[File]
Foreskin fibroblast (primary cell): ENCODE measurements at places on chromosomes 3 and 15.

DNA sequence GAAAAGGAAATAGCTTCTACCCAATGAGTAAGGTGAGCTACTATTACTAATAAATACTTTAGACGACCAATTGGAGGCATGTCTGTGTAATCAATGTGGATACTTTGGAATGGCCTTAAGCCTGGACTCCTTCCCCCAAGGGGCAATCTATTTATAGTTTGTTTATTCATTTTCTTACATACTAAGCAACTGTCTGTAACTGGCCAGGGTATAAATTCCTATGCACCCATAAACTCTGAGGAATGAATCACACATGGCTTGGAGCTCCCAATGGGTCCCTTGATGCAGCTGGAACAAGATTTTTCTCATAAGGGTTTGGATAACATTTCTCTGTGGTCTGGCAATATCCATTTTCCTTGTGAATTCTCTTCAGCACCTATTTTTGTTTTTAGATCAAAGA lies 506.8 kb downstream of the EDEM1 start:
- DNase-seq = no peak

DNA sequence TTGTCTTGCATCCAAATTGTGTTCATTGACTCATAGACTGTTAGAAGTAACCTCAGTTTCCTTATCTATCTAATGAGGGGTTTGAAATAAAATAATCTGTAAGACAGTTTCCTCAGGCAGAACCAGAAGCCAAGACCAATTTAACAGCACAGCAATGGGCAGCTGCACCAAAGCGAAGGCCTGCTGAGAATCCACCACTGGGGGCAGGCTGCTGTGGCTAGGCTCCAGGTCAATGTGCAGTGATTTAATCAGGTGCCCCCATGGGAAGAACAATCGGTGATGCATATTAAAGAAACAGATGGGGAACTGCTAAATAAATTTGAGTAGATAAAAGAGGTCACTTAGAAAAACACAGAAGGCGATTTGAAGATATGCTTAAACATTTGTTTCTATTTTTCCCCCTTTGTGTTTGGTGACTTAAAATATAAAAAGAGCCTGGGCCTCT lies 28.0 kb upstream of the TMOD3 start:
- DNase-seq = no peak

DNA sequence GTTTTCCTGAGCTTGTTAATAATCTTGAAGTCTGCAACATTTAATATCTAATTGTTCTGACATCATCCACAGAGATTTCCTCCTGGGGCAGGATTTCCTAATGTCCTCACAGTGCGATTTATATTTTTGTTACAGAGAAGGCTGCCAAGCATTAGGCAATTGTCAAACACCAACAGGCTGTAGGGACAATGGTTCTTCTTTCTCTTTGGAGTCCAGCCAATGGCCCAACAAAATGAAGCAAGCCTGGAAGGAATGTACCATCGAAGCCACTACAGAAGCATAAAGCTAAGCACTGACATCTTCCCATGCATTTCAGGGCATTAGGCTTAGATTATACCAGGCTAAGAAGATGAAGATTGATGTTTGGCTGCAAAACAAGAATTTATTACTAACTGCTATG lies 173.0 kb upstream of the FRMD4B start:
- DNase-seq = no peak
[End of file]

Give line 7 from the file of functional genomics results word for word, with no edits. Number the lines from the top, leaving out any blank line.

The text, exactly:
- DNase-seq = no peak